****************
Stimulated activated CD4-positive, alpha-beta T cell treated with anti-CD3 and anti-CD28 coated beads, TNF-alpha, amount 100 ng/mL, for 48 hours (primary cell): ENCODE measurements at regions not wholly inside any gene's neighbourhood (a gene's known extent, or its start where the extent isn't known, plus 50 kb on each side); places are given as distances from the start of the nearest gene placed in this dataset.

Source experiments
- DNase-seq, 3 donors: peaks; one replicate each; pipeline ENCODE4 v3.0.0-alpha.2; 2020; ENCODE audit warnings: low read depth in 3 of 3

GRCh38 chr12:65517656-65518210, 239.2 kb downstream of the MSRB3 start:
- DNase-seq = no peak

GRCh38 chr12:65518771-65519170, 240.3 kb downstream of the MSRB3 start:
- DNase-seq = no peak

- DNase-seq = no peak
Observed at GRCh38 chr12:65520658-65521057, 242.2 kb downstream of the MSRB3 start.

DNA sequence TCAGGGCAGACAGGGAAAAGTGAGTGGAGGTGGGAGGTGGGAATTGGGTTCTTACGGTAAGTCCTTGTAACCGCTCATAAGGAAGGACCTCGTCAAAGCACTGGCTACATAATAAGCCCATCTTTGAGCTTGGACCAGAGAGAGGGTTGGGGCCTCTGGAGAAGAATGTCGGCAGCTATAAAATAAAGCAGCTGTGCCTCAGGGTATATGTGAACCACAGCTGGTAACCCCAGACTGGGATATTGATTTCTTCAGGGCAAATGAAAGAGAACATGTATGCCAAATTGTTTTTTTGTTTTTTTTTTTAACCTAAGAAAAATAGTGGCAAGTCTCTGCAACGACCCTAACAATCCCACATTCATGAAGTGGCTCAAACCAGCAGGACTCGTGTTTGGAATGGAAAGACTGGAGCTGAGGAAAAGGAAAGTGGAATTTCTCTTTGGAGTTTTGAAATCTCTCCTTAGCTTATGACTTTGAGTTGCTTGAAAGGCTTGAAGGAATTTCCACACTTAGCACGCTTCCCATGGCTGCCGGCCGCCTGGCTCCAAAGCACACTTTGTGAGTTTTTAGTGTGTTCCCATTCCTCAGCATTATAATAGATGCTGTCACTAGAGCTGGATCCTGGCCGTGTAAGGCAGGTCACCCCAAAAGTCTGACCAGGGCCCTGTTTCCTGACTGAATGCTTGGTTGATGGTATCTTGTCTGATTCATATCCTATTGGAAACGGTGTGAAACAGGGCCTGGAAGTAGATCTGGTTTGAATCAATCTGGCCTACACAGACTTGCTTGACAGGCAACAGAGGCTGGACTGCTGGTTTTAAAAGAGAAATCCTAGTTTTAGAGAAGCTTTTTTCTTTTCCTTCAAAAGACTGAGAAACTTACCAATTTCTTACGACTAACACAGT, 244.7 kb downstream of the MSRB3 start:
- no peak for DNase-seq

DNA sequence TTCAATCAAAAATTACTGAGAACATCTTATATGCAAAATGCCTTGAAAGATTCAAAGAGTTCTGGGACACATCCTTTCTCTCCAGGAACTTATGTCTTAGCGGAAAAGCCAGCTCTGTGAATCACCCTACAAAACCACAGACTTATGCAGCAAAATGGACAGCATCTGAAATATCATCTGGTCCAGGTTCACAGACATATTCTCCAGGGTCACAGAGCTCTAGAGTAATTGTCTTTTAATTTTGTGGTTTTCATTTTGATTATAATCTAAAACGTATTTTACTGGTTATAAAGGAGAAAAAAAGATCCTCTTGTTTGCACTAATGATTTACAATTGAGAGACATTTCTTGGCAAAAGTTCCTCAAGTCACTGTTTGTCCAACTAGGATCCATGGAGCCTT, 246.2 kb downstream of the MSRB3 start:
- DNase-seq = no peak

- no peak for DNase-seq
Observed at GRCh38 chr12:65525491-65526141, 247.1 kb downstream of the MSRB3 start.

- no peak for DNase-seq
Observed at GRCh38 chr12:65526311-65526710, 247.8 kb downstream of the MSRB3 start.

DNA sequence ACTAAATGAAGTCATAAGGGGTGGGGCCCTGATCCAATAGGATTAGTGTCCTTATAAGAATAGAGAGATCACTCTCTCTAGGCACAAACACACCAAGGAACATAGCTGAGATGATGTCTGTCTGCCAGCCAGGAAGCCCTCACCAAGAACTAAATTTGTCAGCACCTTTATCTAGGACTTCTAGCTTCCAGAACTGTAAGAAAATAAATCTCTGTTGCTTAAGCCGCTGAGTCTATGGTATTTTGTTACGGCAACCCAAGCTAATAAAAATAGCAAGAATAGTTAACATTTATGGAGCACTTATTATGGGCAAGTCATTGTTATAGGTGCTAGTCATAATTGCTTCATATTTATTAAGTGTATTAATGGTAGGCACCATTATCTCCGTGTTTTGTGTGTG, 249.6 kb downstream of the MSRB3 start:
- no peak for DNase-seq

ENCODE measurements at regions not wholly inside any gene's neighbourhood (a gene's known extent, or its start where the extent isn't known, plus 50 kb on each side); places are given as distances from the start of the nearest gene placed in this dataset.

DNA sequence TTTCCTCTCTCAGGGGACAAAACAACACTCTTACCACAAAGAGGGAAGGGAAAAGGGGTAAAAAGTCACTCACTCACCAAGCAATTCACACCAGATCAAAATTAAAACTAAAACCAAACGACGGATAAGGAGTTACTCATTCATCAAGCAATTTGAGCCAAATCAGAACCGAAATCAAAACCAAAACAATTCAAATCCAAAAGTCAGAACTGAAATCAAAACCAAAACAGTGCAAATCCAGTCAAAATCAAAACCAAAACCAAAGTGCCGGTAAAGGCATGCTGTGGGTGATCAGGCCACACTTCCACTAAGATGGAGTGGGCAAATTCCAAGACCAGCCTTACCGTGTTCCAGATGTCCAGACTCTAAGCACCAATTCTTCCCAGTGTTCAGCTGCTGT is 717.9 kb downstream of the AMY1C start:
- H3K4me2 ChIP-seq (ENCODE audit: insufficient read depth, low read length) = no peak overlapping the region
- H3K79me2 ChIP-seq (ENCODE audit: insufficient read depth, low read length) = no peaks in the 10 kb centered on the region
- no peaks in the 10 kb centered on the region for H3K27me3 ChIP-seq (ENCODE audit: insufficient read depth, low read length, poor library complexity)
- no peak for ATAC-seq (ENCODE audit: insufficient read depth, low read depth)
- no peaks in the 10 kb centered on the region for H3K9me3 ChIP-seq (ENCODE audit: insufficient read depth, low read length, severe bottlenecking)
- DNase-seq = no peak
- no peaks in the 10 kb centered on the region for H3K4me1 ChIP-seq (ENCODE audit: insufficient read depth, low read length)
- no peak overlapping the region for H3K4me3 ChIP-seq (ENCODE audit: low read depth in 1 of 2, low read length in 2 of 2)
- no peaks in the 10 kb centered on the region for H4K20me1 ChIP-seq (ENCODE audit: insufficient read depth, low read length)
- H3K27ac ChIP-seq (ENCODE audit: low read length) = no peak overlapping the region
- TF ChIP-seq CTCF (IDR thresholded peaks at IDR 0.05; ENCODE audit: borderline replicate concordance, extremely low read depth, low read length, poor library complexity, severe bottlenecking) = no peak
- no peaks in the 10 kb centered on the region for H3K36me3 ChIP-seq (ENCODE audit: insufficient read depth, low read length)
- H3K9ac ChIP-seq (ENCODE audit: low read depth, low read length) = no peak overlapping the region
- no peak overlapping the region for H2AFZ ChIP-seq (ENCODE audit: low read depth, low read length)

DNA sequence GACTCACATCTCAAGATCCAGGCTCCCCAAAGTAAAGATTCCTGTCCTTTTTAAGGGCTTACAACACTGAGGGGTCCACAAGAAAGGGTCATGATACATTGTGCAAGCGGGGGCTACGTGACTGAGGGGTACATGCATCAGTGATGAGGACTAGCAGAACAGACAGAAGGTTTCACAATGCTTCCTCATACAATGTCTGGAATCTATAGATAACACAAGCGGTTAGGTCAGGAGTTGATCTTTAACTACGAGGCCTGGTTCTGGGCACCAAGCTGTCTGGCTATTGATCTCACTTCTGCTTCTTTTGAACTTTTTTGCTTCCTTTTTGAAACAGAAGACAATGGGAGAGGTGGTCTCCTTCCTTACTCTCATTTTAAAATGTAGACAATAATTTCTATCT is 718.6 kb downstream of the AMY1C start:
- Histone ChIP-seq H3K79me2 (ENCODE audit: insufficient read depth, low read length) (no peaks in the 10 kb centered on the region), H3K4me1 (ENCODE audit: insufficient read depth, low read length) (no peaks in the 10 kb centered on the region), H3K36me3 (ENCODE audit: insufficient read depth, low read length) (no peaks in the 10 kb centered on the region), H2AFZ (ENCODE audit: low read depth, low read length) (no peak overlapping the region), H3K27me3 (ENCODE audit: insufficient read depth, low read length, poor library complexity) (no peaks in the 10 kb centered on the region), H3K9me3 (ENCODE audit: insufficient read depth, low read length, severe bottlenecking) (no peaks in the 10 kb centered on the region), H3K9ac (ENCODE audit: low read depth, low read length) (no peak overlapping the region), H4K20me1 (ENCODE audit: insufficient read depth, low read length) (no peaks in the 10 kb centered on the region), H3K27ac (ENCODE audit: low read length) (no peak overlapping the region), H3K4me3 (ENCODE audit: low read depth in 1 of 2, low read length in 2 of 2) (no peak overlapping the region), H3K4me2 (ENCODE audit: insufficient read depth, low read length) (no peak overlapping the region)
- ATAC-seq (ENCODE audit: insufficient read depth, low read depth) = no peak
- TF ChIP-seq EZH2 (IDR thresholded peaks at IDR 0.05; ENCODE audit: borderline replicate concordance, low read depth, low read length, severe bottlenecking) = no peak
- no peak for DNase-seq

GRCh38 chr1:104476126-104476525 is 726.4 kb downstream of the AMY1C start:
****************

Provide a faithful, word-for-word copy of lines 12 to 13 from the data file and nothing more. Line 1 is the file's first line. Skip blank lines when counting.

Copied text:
DNA sequence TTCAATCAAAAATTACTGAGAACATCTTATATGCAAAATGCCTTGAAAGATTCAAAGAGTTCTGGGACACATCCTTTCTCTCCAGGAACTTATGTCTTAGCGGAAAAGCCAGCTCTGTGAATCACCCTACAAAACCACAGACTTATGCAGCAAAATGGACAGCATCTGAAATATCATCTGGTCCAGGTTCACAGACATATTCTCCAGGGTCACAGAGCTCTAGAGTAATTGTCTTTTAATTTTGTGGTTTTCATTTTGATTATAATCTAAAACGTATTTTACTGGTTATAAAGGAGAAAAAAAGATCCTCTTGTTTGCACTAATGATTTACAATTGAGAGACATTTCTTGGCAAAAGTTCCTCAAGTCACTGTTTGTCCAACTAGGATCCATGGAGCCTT, 246.2 kb downstream of the MSRB3 start:
- DNase-seq = no peak